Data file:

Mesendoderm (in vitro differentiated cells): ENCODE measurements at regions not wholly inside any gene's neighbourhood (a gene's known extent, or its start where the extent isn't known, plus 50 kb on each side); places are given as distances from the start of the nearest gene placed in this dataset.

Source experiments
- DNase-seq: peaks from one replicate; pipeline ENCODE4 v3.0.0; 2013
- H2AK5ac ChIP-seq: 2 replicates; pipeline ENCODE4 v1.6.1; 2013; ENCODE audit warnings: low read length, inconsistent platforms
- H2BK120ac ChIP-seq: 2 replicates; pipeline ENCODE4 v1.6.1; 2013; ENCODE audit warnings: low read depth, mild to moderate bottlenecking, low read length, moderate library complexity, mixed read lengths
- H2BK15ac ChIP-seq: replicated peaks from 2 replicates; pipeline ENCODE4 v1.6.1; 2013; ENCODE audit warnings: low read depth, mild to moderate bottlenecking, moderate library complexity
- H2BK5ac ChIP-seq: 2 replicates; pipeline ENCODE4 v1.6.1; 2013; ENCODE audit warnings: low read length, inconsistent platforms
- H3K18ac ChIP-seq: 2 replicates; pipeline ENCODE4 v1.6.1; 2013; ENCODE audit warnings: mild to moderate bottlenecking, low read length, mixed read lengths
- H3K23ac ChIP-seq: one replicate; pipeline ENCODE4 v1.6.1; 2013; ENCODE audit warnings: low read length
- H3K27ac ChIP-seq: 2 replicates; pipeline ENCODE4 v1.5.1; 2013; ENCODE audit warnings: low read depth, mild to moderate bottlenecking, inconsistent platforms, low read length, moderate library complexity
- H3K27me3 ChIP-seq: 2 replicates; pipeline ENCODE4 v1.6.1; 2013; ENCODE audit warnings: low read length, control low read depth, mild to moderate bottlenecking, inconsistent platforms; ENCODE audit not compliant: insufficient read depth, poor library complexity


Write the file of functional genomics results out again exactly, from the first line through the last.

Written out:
Mesendoderm (in vitro differentiated cells): ENCODE measurements at regions not wholly inside any gene's neighbourhood (a gene's known extent, or its start where the extent isn't known, plus 50 kb on each side); places are given as distances from the start of the nearest gene placed in this dataset.

Source experiments
- DNase-seq: peaks from one replicate; pipeline ENCODE4 v3.0.0; 2013
- H2AK5ac ChIP-seq: 2 replicates; pipeline ENCODE4 v1.6.1; 2013; ENCODE audit warnings: low read length, inconsistent platforms
- H2BK120ac ChIP-seq: 2 replicates; pipeline ENCODE4 v1.6.1; 2013; ENCODE audit warnings: low read depth, mild to moderate bottlenecking, low read length, moderate library complexity, mixed read lengths
- H2BK15ac ChIP-seq: replicated peaks from 2 replicates; pipeline ENCODE4 v1.6.1; 2013; ENCODE audit warnings: low read depth, mild to moderate bottlenecking, moderate library complexity
- H2BK5ac ChIP-seq: 2 replicates; pipeline ENCODE4 v1.6.1; 2013; ENCODE audit warnings: low read length, inconsistent platforms
- H3K18ac ChIP-seq: 2 replicates; pipeline ENCODE4 v1.6.1; 2013; ENCODE audit warnings: mild to moderate bottlenecking, low read length, mixed read lengths
- H3K23ac ChIP-seq: one replicate; pipeline ENCODE4 v1.6.1; 2013; ENCODE audit warnings: low read length
- H3K27ac ChIP-seq: 2 replicates; pipeline ENCODE4 v1.5.1; 2013; ENCODE audit warnings: low read depth, mild to moderate bottlenecking, inconsistent platforms, low read length, moderate library complexity
- H3K27me3 ChIP-seq: 2 replicates; pipeline ENCODE4 v1.6.1; 2013; ENCODE audit warnings: low read length, control low read depth, mild to moderate bottlenecking, inconsistent platforms; ENCODE audit not compliant: insufficient read depth, poor library complexity